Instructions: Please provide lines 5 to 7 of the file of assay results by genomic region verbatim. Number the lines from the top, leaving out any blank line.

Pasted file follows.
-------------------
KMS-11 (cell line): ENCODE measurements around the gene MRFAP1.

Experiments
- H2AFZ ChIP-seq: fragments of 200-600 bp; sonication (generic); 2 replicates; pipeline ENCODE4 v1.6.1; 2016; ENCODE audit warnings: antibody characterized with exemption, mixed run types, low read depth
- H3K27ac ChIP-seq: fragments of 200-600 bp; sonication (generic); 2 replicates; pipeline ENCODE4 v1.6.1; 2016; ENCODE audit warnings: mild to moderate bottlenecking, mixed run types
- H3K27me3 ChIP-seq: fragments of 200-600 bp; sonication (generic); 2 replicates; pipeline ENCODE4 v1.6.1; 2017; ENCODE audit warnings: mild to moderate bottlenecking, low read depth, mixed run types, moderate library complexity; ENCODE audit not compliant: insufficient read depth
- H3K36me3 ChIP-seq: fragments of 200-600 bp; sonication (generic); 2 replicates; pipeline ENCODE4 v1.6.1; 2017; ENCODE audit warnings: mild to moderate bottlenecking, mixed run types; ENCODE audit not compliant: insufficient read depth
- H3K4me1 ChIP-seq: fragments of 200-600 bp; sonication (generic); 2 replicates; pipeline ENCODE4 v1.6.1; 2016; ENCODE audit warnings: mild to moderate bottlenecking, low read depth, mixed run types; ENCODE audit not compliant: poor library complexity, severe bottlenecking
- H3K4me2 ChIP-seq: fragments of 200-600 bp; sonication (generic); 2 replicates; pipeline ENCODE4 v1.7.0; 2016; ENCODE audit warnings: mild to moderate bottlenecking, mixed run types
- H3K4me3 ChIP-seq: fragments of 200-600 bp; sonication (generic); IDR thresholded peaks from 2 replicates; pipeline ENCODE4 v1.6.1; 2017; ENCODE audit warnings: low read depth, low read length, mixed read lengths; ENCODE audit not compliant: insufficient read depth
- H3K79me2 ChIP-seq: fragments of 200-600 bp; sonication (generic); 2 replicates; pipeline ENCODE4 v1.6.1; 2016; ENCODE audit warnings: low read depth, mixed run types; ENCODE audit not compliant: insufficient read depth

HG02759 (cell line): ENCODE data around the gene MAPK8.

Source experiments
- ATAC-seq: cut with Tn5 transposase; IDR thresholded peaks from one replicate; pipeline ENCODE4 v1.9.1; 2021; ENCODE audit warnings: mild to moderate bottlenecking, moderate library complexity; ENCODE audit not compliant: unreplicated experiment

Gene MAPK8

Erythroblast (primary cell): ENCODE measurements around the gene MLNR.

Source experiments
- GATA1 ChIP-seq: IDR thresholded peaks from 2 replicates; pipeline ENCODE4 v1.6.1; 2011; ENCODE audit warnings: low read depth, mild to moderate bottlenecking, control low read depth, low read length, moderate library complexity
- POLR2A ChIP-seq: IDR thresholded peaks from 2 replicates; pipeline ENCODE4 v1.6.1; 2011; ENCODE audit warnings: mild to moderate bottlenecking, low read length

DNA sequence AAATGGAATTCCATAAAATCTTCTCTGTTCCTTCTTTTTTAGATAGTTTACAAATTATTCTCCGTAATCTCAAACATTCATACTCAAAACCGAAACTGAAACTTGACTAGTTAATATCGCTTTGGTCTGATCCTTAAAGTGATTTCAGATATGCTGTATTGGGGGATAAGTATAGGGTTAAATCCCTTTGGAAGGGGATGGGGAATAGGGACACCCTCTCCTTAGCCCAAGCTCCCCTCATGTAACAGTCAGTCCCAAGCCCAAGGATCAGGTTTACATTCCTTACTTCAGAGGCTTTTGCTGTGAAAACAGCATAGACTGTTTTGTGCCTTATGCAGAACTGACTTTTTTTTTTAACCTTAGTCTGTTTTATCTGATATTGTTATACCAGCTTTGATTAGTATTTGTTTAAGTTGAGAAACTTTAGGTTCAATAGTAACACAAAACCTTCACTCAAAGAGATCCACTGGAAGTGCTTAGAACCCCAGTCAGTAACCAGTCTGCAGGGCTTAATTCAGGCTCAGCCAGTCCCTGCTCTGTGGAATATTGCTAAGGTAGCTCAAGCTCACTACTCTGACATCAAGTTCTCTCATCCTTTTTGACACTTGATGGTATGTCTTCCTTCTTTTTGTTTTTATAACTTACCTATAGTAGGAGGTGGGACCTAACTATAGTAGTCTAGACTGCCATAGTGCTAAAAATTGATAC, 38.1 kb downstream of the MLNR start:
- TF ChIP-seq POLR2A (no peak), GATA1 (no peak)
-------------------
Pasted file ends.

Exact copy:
- H3K27me3 ChIP-seq: fragments of 200-600 bp; sonication (generic); 2 replicates; pipeline ENCODE4 v1.6.1; 2017; ENCODE audit warnings: mild to moderate bottlenecking, low read depth, mixed run types, moderate library complexity; ENCODE audit not compliant: insufficient read depth
- H3K36me3 ChIP-seq: fragments of 200-600 bp; sonication (generic); 2 replicates; pipeline ENCODE4 v1.6.1; 2017; ENCODE audit warnings: mild to moderate bottlenecking, mixed run types; ENCODE audit not compliant: insufficient read depth
- H3K4me1 ChIP-seq: fragments of 200-600 bp; sonication (generic); 2 replicates; pipeline ENCODE4 v1.6.1; 2016; ENCODE audit warnings: mild to moderate bottlenecking, low read depth, mixed run types; ENCODE audit not compliant: poor library complexity, severe bottlenecking